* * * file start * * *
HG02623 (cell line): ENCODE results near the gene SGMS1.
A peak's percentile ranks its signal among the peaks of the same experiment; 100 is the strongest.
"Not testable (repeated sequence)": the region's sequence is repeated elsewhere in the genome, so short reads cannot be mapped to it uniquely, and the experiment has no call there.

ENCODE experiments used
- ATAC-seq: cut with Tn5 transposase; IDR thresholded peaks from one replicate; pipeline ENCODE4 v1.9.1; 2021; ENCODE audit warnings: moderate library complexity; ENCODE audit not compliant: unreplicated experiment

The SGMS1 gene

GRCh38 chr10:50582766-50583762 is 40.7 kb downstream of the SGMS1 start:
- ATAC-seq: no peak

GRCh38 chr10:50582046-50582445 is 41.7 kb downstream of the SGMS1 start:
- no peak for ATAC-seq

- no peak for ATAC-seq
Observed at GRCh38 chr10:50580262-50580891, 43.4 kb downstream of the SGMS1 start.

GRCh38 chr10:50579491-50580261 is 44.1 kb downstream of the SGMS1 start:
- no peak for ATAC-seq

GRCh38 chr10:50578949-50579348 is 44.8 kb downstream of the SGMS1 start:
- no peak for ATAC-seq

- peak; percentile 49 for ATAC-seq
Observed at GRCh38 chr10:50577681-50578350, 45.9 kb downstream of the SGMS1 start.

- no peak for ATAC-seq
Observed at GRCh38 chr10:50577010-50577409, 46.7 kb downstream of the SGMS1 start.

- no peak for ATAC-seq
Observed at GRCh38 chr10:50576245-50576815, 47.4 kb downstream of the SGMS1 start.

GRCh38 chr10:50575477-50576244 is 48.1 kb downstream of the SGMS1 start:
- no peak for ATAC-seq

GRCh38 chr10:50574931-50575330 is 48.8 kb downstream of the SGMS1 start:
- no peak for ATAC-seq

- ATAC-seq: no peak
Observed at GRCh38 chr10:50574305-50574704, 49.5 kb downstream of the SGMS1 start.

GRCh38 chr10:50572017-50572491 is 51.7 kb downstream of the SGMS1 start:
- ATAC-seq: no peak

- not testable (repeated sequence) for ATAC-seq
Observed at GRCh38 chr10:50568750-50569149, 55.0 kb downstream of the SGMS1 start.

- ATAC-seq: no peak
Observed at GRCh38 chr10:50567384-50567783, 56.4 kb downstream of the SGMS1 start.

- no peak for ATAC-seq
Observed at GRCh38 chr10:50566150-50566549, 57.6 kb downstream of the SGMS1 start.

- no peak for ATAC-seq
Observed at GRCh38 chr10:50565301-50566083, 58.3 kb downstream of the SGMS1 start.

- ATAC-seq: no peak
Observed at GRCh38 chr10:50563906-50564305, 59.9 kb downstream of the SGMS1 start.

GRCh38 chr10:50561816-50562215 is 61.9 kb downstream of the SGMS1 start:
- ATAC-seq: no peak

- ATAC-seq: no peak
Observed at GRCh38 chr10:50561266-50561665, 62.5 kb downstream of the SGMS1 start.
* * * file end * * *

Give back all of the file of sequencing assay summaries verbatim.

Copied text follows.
HG02623 (cell line): ENCODE results near the gene SGMS1.
A peak's percentile ranks its signal among the peaks of the same experiment; 100 is the strongest.
"Not testable (repeated sequence)": the region's sequence is repeated elsewhere in the genome, so short reads cannot be mapped to it uniquely, and the experiment has no call there.

ENCODE experiments used
- ATAC-seq: cut with Tn5 transposase; IDR thresholded peaks from one replicate; pipeline ENCODE4 v1.9.1; 2021; ENCODE audit warnings: moderate library complexity; ENCODE audit not compliant: unreplicated experiment

The SGMS1 gene

GRCh38 chr10:50582766-50583762 is 40.7 kb downstream of the SGMS1 start:
- ATAC-seq: no peak

GRCh38 chr10:50582046-50582445 is 41.7 kb downstream of the SGMS1 start:
- no peak for ATAC-seq

- no peak for ATAC-seq
Observed at GRCh38 chr10:50580262-50580891, 43.4 kb downstream of the SGMS1 start.

GRCh38 chr10:50579491-50580261 is 44.1 kb downstream of the SGMS1 start:
- no peak for ATAC-seq

GRCh38 chr10:50578949-50579348 is 44.8 kb downstream of the SGMS1 start:
- no peak for ATAC-seq

- peak; percentile 49 for ATAC-seq
Observed at GRCh38 chr10:50577681-50578350, 45.9 kb downstream of the SGMS1 start.

- no peak for ATAC-seq
Observed at GRCh38 chr10:50577010-50577409, 46.7 kb downstream of the SGMS1 start.

- no peak for ATAC-seq
Observed at GRCh38 chr10:50576245-50576815, 47.4 kb downstream of the SGMS1 start.

GRCh38 chr10:50575477-50576244 is 48.1 kb downstream of the SGMS1 start:
- no peak for ATAC-seq

GRCh38 chr10:50574931-50575330 is 48.8 kb downstream of the SGMS1 start:
- no peak for ATAC-seq

- ATAC-seq: no peak
Observed at GRCh38 chr10:50574305-50574704, 49.5 kb downstream of the SGMS1 start.

GRCh38 chr10:50572017-50572491 is 51.7 kb downstream of the SGMS1 start:
- ATAC-seq: no peak

- not testable (repeated sequence) for ATAC-seq
Observed at GRCh38 chr10:50568750-50569149, 55.0 kb downstream of the SGMS1 start.

- ATAC-seq: no peak
Observed at GRCh38 chr10:50567384-50567783, 56.4 kb downstream of the SGMS1 start.

- no peak for ATAC-seq
Observed at GRCh38 chr10:50566150-50566549, 57.6 kb downstream of the SGMS1 start.

- no peak for ATAC-seq
Observed at GRCh38 chr10:50565301-50566083, 58.3 kb downstream of the SGMS1 start.

- ATAC-seq: no peak
Observed at GRCh38 chr10:50563906-50564305, 59.9 kb downstream of the SGMS1 start.

GRCh38 chr10:50561816-50562215 is 61.9 kb downstream of the SGMS1 start:
- ATAC-seq: no peak

- ATAC-seq: no peak
Observed at GRCh38 chr10:50561266-50561665, 62.5 kb downstream of the SGMS1 start.